Two former soldiers who fire-bombed a mosque in response to the murder of soldier Lee Rigby were caught on CCTV preparing petrol bombs and throwing them at the building, a jury has heard.
Grimsby Crown Court was shown footage of Stuart Harness, 33, and Gavin Humphries, 37, each carrying two home-made petrol bombs from Harness’s home in the town. More cameras caught them later, launching the bombs at the doors of the Grimsby Islamic Cultural Centre, four days after Fusilier Rigby was killed outside Woolwich Barracks, in London, in May.
A jury of eight women and four men heard how a number of worshippers were inside the mosque when the attack took place on May 26. They managed to extinguish the fire and Harness and Humphries were soon arrested as they were witnessed attacking the building by passing police community support officers, the court was told. Both men have pleaded guilty to the arson attack, the jury heard.
Excerpts of CCTV footage from the mosque and Harness’s home on Dixon Avenue were shown to the jury on the first day of the trial of a third man, Daniel Cressey, 24, of New Holland, North Lincolnshire. Cressey, who is Harness’s cousin, is accused of driving the two other men to the mosque. He denies one charge of aiding and abetting arson, being reckless as the whether life was endangered.
Before the case started, Judge Mark Bury explained to the jury how the case related to an arson attack on a mosque that was an alleged reprisal for the murder of Fusilier Rigby on May 22.
He excused members of the jury panel with close connections to the Grimsby Islamic Cultural Centre from serving.
Prosecutor Jeremy Evans told the court how worshippers inside the mosque that evening heard a fire alarm going off and spotted flames coming from the outside of the front door of the building. Mr Evans said those inside immediately took steps to put the fire out and it was extinguished.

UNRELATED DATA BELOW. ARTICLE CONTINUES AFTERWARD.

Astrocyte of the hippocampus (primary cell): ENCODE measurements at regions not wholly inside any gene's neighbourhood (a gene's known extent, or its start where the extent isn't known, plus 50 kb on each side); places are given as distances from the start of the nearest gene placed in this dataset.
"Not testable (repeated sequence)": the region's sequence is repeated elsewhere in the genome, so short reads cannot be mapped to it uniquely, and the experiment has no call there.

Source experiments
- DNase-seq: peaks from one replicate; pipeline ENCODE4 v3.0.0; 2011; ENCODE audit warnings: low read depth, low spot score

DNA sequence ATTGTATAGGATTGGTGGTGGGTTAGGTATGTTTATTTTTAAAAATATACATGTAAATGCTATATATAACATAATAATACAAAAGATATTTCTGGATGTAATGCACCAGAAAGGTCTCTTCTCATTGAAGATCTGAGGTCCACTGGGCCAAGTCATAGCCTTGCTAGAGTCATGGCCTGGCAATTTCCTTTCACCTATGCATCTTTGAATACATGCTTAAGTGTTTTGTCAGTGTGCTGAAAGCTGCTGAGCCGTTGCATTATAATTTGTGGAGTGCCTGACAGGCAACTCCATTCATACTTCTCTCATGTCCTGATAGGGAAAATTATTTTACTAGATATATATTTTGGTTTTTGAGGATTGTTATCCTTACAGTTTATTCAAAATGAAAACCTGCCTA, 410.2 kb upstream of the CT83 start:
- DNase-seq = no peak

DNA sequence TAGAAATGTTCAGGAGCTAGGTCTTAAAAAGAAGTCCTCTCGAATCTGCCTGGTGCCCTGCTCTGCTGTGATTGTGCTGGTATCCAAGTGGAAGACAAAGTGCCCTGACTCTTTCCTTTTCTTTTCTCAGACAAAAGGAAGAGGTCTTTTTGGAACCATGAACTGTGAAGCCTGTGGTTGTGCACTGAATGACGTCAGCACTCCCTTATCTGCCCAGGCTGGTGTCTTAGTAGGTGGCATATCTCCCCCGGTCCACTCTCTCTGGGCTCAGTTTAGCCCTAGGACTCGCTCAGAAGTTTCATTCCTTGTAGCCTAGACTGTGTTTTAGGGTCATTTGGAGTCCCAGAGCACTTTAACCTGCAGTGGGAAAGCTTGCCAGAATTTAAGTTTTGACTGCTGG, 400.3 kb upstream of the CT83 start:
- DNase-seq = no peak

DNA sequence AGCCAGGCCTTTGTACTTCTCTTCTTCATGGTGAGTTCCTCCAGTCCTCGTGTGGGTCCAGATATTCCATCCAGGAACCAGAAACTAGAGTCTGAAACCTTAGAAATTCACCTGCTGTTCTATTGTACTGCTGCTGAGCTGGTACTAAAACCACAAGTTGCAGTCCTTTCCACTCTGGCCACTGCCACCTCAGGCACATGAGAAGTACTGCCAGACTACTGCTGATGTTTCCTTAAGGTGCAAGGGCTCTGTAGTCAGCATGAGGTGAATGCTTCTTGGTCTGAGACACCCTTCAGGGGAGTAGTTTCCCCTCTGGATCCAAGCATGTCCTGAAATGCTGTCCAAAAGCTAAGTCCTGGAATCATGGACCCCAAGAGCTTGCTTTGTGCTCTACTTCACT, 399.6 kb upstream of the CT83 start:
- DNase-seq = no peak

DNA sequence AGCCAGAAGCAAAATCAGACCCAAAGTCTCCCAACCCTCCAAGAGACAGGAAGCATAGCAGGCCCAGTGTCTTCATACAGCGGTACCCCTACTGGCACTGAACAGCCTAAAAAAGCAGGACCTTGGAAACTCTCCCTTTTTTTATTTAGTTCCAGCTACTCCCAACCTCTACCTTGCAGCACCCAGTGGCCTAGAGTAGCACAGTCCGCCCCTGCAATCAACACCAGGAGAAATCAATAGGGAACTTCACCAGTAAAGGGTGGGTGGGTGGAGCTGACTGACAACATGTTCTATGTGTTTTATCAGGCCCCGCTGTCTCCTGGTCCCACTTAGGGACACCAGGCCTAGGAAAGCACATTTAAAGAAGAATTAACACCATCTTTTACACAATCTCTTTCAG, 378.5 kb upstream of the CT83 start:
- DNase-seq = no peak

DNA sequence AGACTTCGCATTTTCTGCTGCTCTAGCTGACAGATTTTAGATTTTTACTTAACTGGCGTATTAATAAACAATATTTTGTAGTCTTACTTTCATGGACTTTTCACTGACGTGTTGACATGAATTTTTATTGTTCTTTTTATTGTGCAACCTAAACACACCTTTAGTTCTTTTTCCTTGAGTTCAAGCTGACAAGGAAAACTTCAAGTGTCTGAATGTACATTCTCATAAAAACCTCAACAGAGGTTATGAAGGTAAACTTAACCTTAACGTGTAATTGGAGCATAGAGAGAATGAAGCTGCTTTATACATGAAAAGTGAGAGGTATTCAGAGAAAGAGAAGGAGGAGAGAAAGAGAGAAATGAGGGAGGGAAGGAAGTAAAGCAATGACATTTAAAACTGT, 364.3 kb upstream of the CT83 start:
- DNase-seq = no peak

He said two police community support officers patrolling outside spotted what Harness and Humphries were up to and chased them back to Harness’s home, where the pair were detained.
Mr Evans told the jury how CCTV footage was recovered from outside the house in Dixon Avenue, some of which was shown in court today. The prosecutor said the silent footage showed the petrol bombs being made in the yard.
In one section, shown to the jury, Cressey is seen arriving at the house as a metal table is on fire. Mr Evans told the jury the other men had set light to split petrol to burn it off.
He showed the jury various clips of Cressey at the house and told the jury it was not conceivable that he did not know what they were doing or what they were planning.
Later footage shown in court showed Harness and Humphries carrying the petrol bombs out of the house – one in each hand in front of them. Mr Evans said the prosecution case is that they then got into Cressey’s car to drive the short distance to the mosque.
The prosecutor told the court that Cressey admits going to the house but is expected to deny that he knew what they were planning despite being in his cousin’s home for 40 minutes before they all left. He said Cressey is also expected to deny seeing any petrol bombs at the house.
Mr Evans showed the jury more CCTV footage, this time of Harness and Humphries at the mosque. One clip clearly shows four petrol bombs flying through the air before exploding in bright orange flashes at the door of the building.
Returning to Cressey’s alleged role, the prosecutor said: “This was a team effort, members of the jury.” He said: “He could not have missed the fact that there were home made petrol bombs being constructed or had been constructed in the property.”
Cressey sat in dock with a security officer, wearing a dark suit, grey tie and white shirt.
The trial, which is expected to last about three days, was adjourned until tomorrow.